At the same time, in complaining about the Times‘ coverage, Success defenders have failed to appreciate that the newspaper isn’t in the business of providing coverage they find favorable. After all, the Times is supposed to be both a news outlet that practices traditional objective journalism and an institution charged by the First Amendment and journalistic tradition to shed light and aid the afflicted. This includes families of children who have not been well-served by Success Academy’s schools and its staffers. If anything, as evidenced by how Moskowitz and her team handled the revelation of Dial’s malpractice, the Times proved to be as necessary as ever. The teacher’s aide who provided the video likely did so because she knew all too well that Success would do nothing right by the child in Dial’s care.

Instead of criticizing the Times for doing its job, reformers defending Moskowitz and Success should engage in some self-examination. Why do they defend overuse of harsh school discipline that has been overwhelmingly proven by data and evidence to do little to improve (and actually damages) student achievement and school cultures? Why are they defending a school operator against whom there has been a lengthy record of documented educational malpractice — including former teachers and school leaders pointing to teaching approaches that damage the self-worth of children in its care? Why are they so insistent on being unwilling to strongly criticize the actions of an institution even as they advance the much-needed expansion of high-quality school choice? Why do they seem willing to forget the goal of nurturing the genius and potential of our children, especially those black and brown who are harmed the most by these practices, that is at the heart of the movement’s mission? And how can the movement sustain systemic reform when it alienates the very families from which they need vital political support?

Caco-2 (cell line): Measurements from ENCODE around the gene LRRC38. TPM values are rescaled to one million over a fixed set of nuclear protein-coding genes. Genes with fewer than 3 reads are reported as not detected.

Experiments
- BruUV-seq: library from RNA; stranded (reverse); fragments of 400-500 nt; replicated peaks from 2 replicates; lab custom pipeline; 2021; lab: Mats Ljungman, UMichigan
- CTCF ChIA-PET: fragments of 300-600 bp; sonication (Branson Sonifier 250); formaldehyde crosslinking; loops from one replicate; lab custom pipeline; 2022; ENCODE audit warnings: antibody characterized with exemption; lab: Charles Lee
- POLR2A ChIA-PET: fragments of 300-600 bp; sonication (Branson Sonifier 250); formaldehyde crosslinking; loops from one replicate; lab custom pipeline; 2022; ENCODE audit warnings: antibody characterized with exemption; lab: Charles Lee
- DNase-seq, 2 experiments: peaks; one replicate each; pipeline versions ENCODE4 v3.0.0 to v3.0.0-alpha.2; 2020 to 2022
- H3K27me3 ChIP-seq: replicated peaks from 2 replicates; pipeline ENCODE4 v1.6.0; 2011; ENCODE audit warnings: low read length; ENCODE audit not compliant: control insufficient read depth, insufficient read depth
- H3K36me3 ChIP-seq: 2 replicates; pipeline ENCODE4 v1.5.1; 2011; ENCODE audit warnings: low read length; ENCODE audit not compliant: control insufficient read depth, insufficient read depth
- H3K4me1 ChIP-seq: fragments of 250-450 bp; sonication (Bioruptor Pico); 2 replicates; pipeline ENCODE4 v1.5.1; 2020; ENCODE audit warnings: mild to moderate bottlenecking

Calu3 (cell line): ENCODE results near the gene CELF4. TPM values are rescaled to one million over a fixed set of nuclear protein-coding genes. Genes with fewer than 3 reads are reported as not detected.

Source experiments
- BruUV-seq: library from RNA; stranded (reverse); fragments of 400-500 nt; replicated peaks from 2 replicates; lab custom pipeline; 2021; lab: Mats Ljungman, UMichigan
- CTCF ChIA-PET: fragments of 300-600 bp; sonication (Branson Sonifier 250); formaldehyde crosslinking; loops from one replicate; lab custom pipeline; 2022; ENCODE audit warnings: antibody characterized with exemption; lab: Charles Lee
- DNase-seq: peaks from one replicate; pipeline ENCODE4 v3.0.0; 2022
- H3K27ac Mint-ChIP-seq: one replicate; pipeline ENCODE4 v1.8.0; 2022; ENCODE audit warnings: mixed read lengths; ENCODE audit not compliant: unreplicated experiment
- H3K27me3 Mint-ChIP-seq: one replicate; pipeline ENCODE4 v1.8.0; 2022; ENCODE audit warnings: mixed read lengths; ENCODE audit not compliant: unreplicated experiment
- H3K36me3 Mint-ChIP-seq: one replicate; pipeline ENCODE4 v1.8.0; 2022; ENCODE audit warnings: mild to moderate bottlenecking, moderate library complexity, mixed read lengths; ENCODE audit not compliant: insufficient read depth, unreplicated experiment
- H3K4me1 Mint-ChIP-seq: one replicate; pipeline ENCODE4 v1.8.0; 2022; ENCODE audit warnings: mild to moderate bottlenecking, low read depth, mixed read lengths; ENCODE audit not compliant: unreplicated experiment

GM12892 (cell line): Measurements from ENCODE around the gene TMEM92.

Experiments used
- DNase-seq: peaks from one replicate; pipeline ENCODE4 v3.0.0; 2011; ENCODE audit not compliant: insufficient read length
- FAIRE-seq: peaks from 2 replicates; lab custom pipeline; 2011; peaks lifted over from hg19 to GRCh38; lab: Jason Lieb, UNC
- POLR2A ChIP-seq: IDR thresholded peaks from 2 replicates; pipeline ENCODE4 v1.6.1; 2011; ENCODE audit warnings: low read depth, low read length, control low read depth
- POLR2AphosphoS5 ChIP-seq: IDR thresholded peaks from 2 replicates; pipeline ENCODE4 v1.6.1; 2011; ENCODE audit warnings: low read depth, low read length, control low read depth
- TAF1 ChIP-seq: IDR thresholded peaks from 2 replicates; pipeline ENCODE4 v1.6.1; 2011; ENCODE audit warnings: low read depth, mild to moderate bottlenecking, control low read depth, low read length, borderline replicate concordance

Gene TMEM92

By continuing to defend Success Academy’s practices, these reformers are demonstrating to families black and brown that they cannot be trusted with building brighter futures for children. Even worse, their concerns for defending an institution over the life of the child at the heart of Success’ latest controversy serves as propaganda material for the very traditionalists they rightfully call out for their justifications of the indefensible. No matter how you look at it, this is not a good moment for reformers defending Success Academy’s practices. Not at all.